Scuba Diving Martinique

Scuba divers in Martinique can avail themselves of fascinating dive sites, ideal water temperatures, abundant marine life and interesting shipwrecks.



Martinique is one of two overseas regions of France. The mix of French and Caribbean culture creates a unique vacation destination in which you can get the best of both worlds: the warm weather, pristine beaches, and colorful attitude of the Caribbean as well as the posh and refined nature of France.  No two beaches on this island are the same. Some of the beaches boast exotic jet-black sands while other beaches feature sparkling white sands.





Martinique is one of the Caribbean islands that is surrounded by both the Atlantic Ocean and the Caribbean Sea. For divers, this means that there are many numerous, and diverse, underwater habitats to explore.  The coast is surrounded by beautiful reefs teeming with tropical fish.

There are numerous ship and boat wreck sites off the coast of Martinique, many of which sank when Mt. Pele erupted in 1902.


Rocher de la Perle (Pearl Rock) – 1/2 mile (800 meters) in front of the Anse Couleuvre, in the clear water Domenica Channel, with depths of more than 130 feet (40mtrs). Plenty of fish, tortoises, barracudas etc. Possibility of strong currents.  This dive is for experienced divers.

Canyons de Babodi (Babodi Canyons) – an imposing volcanic landscape. Lava flows are inserted in parallel in water thus forming canyons.

Belle Fontaine – a beginners dive, that is shallow, but with a series of coral massifs.

Rocher du Diamant (Diamond Rock) – the most famous site of Martinique. This rock, some 2 ½ miles (4 kilometres) from the shore, goes down by progressive steps towards the bottom. In the west, at a depth of 55 feet (17mtrs) is a gigantic fault that perforates the side of the rock. Plenty of coral.


Epaves de St Pierre – (St-Peter’s Wrecks) In 1902, the Pelée Mountain erupted sinking many boats around St-Pierre. The nicest one is the “Roraima” 150 feet (46 mtrs) that can be explored.  Another interesting one, especially for beginners, is the “Raisignier”.

Lady V – a 60 foot (18 mtrs) steel yacht at 45 feet 13 mtrs) of depth. An interesting dive for beginners.

Nahoon – a three masted steel ship resting at 100 feet (30 mtrs).


DIVE SEASON:   You can dive the Martinique all year long, but the tropical, rainy season runs from October to January. Hurricane season is June to the end of November.

VISIBILITY: Generally the viz runs 24-45 metres/80-150 feet.  While the weather is consistently good year-round, during the rainy season (roughly October to January) visibility can dip below the usual 30-45 meters/100-150 feet.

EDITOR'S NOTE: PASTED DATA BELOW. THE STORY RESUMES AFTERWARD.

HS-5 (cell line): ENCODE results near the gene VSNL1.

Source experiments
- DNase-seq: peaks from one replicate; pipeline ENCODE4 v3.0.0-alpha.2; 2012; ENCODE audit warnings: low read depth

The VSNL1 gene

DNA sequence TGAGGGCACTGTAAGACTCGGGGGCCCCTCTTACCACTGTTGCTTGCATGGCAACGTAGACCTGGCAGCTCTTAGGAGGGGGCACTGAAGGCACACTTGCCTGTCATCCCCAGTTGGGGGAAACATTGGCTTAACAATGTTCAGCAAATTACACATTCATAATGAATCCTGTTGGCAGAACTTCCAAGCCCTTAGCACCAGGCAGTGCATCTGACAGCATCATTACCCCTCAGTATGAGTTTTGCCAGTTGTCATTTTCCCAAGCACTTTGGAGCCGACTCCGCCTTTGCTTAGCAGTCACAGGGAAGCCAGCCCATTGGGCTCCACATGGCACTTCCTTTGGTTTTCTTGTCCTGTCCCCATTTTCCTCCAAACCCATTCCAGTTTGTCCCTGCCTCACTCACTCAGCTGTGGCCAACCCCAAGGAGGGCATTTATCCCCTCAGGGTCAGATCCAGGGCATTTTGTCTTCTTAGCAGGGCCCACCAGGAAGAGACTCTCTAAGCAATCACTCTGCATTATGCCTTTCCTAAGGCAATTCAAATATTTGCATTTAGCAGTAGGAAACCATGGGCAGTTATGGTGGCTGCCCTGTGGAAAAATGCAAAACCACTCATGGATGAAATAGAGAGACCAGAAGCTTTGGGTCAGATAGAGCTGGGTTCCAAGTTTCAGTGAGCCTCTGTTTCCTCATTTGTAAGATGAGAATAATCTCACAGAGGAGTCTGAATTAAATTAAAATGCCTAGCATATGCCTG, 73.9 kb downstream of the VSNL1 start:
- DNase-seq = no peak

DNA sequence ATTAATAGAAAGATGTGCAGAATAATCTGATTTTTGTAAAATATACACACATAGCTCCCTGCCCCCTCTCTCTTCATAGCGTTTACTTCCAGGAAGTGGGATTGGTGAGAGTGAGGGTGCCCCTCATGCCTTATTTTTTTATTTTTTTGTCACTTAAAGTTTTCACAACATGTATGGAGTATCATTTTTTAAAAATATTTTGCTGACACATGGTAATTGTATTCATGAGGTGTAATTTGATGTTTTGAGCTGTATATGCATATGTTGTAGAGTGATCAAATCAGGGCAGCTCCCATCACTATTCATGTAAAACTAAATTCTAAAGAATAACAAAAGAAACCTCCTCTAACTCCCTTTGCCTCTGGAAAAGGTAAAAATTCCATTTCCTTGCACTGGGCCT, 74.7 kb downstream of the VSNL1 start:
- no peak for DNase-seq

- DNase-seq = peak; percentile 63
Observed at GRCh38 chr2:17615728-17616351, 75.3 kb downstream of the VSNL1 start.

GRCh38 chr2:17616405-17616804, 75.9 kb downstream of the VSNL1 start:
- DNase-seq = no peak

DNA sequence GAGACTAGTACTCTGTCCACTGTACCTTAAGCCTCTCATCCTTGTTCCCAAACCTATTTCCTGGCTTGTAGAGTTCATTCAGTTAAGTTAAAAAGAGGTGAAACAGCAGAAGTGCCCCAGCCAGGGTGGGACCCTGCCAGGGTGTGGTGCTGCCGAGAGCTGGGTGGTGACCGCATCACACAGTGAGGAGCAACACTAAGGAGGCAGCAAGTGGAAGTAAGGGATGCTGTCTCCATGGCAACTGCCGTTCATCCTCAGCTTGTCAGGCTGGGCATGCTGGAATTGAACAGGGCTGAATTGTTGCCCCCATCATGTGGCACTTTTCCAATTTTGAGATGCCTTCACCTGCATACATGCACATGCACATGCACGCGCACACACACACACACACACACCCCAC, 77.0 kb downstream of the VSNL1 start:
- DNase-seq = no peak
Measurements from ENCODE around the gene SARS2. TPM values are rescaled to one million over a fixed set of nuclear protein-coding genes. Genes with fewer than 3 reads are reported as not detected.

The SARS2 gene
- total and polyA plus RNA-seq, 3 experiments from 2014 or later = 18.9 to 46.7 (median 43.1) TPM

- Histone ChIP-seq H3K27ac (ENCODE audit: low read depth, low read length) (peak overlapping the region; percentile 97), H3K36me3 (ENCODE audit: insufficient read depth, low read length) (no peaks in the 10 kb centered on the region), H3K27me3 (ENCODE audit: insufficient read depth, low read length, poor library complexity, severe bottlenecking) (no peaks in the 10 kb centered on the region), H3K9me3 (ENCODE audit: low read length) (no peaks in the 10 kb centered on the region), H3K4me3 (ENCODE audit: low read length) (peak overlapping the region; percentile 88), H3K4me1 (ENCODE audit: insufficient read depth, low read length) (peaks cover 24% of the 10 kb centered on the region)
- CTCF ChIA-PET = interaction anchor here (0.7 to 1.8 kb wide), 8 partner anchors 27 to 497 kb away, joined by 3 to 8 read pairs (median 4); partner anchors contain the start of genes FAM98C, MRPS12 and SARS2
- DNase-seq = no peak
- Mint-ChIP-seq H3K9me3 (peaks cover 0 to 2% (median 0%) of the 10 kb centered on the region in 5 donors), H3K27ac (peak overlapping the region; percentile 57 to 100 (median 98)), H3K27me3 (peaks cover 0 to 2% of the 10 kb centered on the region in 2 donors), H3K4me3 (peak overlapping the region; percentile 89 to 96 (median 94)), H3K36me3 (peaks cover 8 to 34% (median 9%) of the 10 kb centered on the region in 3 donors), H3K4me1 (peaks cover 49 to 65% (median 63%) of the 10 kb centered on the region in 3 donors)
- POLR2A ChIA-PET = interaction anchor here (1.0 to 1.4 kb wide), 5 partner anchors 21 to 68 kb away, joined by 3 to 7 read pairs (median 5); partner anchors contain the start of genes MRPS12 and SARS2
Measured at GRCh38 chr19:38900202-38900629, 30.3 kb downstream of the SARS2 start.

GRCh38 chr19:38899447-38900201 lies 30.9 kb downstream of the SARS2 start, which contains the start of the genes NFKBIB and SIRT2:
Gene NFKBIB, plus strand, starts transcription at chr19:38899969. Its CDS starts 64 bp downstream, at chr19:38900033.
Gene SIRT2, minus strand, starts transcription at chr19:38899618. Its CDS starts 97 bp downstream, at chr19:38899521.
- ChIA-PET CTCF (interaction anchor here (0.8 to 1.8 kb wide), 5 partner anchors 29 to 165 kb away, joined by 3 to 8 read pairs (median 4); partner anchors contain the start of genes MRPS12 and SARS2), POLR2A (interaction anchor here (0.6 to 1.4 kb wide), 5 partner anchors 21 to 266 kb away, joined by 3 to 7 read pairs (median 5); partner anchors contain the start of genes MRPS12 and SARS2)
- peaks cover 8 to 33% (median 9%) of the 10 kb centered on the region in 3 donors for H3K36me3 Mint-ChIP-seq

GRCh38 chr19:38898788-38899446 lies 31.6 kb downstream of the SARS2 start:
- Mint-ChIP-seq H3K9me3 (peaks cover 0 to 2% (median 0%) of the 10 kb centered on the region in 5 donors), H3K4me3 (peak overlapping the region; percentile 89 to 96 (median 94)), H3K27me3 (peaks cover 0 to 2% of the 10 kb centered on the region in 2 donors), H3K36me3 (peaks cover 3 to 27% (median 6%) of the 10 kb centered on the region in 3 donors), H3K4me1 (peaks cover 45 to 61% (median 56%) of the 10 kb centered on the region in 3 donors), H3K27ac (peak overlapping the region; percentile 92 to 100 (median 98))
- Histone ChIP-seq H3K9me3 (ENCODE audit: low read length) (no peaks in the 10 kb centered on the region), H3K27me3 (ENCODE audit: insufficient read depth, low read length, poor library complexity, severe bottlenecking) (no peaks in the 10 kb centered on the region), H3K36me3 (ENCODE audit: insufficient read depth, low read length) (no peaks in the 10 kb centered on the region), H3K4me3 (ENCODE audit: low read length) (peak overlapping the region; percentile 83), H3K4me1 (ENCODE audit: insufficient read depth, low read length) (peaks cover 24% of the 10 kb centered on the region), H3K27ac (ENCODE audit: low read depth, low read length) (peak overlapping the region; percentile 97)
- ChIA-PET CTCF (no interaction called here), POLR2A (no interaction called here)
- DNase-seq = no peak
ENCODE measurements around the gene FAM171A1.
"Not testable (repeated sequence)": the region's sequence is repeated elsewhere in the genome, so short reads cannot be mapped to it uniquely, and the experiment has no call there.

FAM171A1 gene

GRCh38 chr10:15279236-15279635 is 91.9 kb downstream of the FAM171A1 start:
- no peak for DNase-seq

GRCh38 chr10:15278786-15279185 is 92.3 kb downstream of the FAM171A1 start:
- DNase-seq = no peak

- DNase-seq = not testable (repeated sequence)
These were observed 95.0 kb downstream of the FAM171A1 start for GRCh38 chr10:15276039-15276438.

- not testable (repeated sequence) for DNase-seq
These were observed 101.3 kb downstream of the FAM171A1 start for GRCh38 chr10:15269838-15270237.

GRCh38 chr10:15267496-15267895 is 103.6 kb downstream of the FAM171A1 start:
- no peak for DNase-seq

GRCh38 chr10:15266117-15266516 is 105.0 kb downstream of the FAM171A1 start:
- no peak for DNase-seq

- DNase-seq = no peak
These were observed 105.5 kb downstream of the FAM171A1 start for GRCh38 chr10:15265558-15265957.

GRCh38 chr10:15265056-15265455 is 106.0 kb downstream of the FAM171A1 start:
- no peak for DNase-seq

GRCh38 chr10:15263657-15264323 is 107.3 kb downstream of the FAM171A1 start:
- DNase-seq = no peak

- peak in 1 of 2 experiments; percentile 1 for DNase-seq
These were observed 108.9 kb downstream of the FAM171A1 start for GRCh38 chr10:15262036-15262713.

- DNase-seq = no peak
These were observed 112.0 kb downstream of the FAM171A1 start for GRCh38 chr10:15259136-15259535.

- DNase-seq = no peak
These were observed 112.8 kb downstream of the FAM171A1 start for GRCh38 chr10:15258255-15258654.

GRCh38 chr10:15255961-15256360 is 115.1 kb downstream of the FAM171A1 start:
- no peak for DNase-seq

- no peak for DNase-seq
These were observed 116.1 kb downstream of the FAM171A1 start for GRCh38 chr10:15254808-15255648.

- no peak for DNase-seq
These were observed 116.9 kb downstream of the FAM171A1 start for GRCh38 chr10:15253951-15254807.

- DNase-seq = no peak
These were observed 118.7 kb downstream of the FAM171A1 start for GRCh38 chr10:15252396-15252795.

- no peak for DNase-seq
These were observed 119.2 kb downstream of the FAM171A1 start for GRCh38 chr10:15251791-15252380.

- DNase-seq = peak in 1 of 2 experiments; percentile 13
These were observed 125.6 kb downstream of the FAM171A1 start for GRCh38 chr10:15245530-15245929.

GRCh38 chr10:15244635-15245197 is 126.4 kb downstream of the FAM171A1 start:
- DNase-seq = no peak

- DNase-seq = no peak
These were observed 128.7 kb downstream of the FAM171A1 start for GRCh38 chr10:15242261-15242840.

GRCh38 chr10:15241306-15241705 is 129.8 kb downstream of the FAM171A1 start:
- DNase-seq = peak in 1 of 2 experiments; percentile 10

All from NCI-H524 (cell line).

WATER TEMPERATURE:  Nice warm water, varying from – Jan. to March 25CC/77F and June to October 28C/82F

CURRENTS:  Mostly mild, but can vary by location

WEATHER: Warm tropical weather is the norm, with little change in temperature from winter to summer. Average annual temperature is 85° F/29.4° C. Humidity is usually high, especially from May to September.

SKILL LEVELS:  Divers of all levels will find the Martinique exciting. Deep diving experience or advanced training is recommended at some sites due to depth and wreck training is recommended for divers interested in exploring the various wrecks.

DIVE ACCESS: Most of the diving is via boat.  Although Martinique also offers accessible shore diving to great coral reefs with little to no current.

FEATURED MARINE CREATURES:   you can expect to see turtles on just about every dive. You’re also likely to see eagle rays, barracuda, moray eels and, of course, stingrays. You’ll also spot lots of tropical fish such as sergeant majors, parrotfish


CLIMATE: Thanks to an average temperature of 79°, Martinique is the island of the “never ending summer.” Trade winds from the east and northeast provide a steady breeze that constantly refreshes the air. Due to these tropical climate conditions in Martinique, the island is lush with vegetation: lavish tropical forests, groves, savannas, and countless species of trees, fruits, plants and flowers, not to mention the mangrove forests.

LANGUAGE: French and English spoken.

ELECTRICITY: Electricity is supplied at 220 volts.

CURRENCY & CREDIT CARDS: Martinique uses the same currency as on mainland France: the Euro. US Dollars are also generally accepted, as well as all major credit cards. Nonlocal checks may be refused by some businesses. There are many ATMs available all throughout the island.

GRATUITIES: When it comes to tipping, all Martinique restaurants include a 15-percent service charge in the bill. But it is acceptable to add a bit more if the service was particularly good, especially if you plan to frequent the establishment.

PHONE & INTERNET SERVICE: All modern means of communication are available in Martinique: telephone, fax, international network access, cell phones as well as many phone booths located in urban areas and towns. The island has an excellent Internet network. The majority of hotels provide Wi-Fi access which is also available at the MARTINIQUE AIME CESAIRE airport.
All phone numbers in Martinique have 10 digits starting with 05 96 or 06 96 for cell phones.

VISA & PASSPORT REQUIREMENTS: For short stays (up to three months) no visa is required for the following nationalities: Ordinary, valid passports needed from USA. All non-residents must have a return flight ticket. If your situation is not listed, then a visa

CUSTOMS: Visitors may bring the standard duty free items such as 200 cigarettes, 1.14L of alcohol, etc.

DEPARTURE TAX: There is no airport departure tax when leaving Martinique


Martinique Tourism Information


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